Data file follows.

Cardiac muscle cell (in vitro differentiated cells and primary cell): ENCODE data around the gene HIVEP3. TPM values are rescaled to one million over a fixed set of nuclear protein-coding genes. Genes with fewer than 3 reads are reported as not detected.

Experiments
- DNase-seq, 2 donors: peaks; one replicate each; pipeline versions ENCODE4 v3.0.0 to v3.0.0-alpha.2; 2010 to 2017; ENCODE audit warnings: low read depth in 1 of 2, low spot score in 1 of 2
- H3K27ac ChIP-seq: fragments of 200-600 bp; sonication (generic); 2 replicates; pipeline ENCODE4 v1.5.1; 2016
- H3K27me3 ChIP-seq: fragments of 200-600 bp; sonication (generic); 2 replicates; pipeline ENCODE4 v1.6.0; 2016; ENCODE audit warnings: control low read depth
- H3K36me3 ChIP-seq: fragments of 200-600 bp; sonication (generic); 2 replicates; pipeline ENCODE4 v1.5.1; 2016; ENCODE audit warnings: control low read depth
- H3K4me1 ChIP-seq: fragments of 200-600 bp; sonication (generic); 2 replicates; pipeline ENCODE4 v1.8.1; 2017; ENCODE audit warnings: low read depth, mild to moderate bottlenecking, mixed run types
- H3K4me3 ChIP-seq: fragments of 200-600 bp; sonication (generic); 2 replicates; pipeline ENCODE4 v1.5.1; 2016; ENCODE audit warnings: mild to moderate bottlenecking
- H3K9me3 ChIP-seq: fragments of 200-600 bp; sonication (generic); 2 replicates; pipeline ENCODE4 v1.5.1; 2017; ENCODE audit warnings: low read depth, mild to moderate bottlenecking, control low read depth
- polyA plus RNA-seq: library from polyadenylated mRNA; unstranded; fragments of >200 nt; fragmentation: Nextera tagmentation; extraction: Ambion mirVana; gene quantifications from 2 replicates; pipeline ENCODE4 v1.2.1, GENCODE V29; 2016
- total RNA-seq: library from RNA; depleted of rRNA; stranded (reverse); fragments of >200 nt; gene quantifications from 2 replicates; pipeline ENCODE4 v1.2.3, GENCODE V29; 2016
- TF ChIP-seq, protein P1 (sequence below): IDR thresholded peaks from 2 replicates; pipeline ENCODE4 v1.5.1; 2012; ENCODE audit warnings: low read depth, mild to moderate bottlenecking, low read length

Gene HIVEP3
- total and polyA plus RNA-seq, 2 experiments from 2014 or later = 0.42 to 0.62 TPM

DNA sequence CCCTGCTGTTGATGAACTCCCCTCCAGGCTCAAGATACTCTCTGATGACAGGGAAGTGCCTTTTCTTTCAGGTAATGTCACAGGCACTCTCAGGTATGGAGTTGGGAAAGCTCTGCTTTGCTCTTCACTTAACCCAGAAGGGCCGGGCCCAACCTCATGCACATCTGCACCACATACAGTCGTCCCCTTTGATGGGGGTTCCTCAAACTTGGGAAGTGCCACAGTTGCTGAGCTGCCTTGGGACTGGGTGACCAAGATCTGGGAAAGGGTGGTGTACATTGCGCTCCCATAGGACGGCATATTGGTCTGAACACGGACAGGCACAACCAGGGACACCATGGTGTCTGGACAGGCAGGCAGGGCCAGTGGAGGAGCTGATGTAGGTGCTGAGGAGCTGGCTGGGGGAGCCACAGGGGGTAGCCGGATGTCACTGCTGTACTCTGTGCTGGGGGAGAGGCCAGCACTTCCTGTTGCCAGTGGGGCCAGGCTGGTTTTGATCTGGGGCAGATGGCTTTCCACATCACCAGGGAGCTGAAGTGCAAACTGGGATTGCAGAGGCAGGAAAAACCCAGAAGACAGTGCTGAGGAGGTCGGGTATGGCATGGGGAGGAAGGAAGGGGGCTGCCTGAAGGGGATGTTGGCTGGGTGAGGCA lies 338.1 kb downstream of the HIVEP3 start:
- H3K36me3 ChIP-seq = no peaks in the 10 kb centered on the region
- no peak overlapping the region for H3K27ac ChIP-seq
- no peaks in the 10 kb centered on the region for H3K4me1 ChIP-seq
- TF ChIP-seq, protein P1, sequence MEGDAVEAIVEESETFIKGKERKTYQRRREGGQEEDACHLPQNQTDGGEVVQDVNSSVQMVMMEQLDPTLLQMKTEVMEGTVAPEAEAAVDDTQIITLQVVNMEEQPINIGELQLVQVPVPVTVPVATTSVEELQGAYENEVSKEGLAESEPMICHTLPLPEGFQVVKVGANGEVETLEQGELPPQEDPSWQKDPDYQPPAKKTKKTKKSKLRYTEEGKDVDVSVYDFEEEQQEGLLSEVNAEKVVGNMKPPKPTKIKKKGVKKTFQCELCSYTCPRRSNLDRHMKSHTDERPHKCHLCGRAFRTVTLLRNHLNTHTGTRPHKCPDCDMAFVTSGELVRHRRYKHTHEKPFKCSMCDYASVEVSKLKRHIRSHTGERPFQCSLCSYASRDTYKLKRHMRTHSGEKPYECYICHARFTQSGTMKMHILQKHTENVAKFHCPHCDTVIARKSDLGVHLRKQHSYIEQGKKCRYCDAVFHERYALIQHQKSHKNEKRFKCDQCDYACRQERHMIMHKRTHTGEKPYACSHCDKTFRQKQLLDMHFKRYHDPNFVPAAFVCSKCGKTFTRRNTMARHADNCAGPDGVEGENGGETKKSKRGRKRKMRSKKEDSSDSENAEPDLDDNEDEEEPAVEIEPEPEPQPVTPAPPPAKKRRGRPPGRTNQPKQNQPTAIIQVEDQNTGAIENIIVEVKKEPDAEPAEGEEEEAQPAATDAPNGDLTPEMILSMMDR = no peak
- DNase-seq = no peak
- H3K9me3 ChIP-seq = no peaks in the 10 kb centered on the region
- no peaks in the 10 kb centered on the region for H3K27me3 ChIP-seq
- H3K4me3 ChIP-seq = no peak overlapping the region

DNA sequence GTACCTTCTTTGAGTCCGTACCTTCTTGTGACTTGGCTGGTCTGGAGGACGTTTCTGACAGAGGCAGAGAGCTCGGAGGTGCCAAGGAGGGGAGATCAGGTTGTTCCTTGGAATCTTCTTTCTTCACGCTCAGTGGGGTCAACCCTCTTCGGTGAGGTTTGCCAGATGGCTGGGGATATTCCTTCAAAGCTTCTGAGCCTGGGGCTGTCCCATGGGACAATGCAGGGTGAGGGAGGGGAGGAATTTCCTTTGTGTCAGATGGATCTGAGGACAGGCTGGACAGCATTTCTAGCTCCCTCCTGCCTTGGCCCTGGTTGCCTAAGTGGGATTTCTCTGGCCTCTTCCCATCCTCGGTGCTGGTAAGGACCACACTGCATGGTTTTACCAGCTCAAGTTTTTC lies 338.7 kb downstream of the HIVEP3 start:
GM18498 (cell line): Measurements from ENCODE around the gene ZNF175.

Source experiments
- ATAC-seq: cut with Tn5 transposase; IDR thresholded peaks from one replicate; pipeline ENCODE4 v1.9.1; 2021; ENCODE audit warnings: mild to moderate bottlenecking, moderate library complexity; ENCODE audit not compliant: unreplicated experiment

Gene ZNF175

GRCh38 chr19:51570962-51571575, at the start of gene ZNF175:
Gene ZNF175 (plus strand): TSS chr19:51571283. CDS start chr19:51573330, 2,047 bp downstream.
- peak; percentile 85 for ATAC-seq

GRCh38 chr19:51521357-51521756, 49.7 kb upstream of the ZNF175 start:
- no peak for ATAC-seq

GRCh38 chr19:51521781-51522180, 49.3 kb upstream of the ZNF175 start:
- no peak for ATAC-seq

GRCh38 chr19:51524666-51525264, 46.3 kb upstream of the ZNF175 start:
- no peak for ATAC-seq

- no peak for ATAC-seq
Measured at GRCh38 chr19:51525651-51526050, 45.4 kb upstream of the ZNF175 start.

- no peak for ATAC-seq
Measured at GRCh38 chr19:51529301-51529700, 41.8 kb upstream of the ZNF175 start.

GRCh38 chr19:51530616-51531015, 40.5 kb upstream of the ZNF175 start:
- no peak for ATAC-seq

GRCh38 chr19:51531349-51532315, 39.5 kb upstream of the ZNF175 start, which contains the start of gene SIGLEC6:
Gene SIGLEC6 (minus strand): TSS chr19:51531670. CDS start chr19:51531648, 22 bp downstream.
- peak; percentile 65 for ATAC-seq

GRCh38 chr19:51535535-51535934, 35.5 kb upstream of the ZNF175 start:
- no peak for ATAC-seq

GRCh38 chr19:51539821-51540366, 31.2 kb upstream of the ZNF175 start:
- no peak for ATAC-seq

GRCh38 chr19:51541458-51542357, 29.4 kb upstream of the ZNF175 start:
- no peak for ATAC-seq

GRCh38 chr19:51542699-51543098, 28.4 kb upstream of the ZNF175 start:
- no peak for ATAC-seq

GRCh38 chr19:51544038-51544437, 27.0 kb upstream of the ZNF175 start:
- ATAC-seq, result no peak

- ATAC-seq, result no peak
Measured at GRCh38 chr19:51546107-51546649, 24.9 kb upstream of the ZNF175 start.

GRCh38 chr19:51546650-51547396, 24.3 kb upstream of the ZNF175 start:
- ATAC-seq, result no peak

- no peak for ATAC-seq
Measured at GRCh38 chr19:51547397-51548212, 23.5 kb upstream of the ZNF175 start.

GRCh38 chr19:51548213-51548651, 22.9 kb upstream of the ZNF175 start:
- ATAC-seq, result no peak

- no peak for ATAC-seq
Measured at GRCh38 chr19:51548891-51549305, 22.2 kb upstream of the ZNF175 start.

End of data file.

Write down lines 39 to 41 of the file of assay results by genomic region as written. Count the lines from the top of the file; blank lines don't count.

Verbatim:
Measured at GRCh38 chr19:51525651-51526050, 45.4 kb upstream of the ZNF175 start.

- no peak for ATAC-seq
Measured at GRCh38 chr19:51529301-51529700, 41.8 kb upstream of the ZNF175 start.